Ventillated crawl space

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  #1  
Old 10-26-05, 02:19 PM
alanhagg
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Question Ventillated crawl space

In a conversation with a local builder (Chesapeake, VA), this subject came up, but he had only heard of it. The idea, as we understand, is to remove the batts from the crawl (it's my house, and I'm only at +6.75 feet, so it's pretty damp already), put down at least 6-8mil pf plastic, then glue up foam board on my solid 8" foundation all around, covering over the natural vents, but leaving them in place. Follow this with one AC vent, with no return, creating a positive pressure set up that is supposed to dry out the crawl.

So does anyone know about this sort of thing, and is is feasable? What is wrong with it? What is right with it? Are we missing something?

thanks for the time, whoever you are...
 
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  #2  
Old 10-27-05, 08:35 AM
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High Pressure to Low Pressure

This literally applies to everything, like a higher temperature object will give heat to a lower temperature object and not vise-versa. In other words, equilibrium is obtained by lowering the temperature of the higher temperature object equal to the amount of energy absorbed by the lower temperature object. Thereby increasing the temperature of the lower temperature object, until both objects are equal in temperature.

This same rule applies to moisture. In fact, you will find this throughout nature. This is also the reasoning for the best way to describe nature is balance. A thermal boundary that physically separates a conditioned space from a unconditioned space explicitly implies that it is there to defy nature or to prohibit the two space from equalizing.

There are several processes that occur within a structure. However, these processes are usually explained independently of other processes when dealing with specific applications. In other words, this particular applicatiion you mentioned may address the moisture problem but it will interact with the other processes within the structure that may have an adverse effect. This type of thinking follows Newton's third rule of Motion. "For every action, there is an equal reaction."

If I were to apply this to the situation you decribed, what I would base my opinion on is that the volume of air within a confined space, regardless if it is the house or a crawl space, remains constant. So if you were to take house air and blow it into your crawl space through a supply duct, without a return duct. It would create a higher pressure area that would force the moisture inside the crawl space outwards, away from the crawl space. Which follows the rule High to Low.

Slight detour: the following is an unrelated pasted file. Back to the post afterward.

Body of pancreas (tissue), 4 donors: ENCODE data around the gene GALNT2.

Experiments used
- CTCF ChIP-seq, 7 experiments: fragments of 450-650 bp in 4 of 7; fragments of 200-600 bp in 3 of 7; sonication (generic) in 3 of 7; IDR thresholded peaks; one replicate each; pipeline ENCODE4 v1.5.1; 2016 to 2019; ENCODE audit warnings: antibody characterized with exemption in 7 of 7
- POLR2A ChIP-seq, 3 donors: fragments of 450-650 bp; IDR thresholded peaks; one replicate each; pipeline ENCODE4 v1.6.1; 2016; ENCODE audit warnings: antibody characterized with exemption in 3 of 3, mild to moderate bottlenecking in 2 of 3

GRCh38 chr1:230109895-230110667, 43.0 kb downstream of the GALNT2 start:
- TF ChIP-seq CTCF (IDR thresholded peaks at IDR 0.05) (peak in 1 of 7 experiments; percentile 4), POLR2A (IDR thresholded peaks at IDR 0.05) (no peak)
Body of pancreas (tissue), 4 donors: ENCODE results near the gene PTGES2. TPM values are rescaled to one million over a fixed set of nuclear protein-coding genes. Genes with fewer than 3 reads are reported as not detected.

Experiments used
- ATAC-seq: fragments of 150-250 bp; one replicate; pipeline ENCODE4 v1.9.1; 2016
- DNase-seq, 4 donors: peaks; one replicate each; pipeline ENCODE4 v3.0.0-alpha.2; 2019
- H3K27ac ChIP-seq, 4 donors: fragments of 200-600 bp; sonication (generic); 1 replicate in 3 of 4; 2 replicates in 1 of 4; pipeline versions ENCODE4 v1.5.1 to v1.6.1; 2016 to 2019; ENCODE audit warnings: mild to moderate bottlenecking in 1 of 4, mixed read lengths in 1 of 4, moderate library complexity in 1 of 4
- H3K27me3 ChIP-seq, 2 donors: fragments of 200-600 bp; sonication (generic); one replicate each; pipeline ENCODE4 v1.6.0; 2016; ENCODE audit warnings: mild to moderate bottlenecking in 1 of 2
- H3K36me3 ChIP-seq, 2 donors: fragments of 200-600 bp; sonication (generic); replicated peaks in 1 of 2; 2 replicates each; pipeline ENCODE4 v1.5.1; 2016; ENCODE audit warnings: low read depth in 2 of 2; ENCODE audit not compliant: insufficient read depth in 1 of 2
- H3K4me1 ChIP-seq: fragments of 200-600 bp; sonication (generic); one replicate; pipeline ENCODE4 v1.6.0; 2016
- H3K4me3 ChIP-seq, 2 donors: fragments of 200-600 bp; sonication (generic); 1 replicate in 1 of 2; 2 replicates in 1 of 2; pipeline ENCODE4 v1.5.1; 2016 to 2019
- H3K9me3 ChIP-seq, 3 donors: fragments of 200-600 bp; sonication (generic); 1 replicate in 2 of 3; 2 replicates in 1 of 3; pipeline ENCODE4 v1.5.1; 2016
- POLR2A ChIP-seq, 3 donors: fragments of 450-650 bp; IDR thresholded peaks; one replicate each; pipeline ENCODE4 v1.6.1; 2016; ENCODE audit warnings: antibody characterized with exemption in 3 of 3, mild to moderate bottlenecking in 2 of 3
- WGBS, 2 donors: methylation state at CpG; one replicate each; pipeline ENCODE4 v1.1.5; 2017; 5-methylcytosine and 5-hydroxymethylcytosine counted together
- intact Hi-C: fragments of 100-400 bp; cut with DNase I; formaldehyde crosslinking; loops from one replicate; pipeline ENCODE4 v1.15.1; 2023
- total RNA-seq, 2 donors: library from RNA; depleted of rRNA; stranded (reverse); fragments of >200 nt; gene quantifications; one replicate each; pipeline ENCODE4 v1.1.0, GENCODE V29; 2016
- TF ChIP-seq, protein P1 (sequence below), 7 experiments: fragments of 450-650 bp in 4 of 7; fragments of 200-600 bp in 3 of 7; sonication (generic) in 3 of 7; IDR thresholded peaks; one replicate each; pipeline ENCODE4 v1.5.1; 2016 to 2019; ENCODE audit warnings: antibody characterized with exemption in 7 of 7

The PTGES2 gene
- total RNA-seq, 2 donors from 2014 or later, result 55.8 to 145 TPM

However, the same rules that apply to the crawl space applies to inside the house. If house air is used to create this positive pressure inside the crawl space, then an equal amount of negative pressure is created inside the house. If you follow the same rules, High to Low, then the moisture problem is moved from the crawl space to your exterior walls and attic floor. If you blow air into a balloon, it gets bigger. And if you let air out of it, it gets smaller. Any confined space of the structure cannot get bigger or smaller as air is either blown into or taken away. Which creates the high and low pressure areas.

This exemplifies how an application clearly addresses a problem but fails to include how the process to address the problem interacts with other processes within the structure.

Mind you, this application has been around for decades. It is primarily used in skyscrapers or very tall buildings. Altitude, stratification, stack effect and much more may have some effect with residential structures but never at the magnitude of very tall buildings. These systems are quite elaborate and have a direct relationship to the amount of maintenance and the longevity of the tall building itself. Structural components of tall buildings must maintain a certain amount of moisture to remain stable. In other words, too much or too little moisture these structural components have results in considerable more maintenance, which eventually affects the life of the building. Furthermore, these system are multi-functional, example, maintaining a Sustainable Healthy Indoor Environment for the occupants of the building. While Make-up air supply systems can also be applied to residential structures to offset the effects of the negative pressure inside the structure, there are other concerns. Such as Economy of Scale. Furthermore, there are probably other solutions to your situation that are far more cost effective.
 
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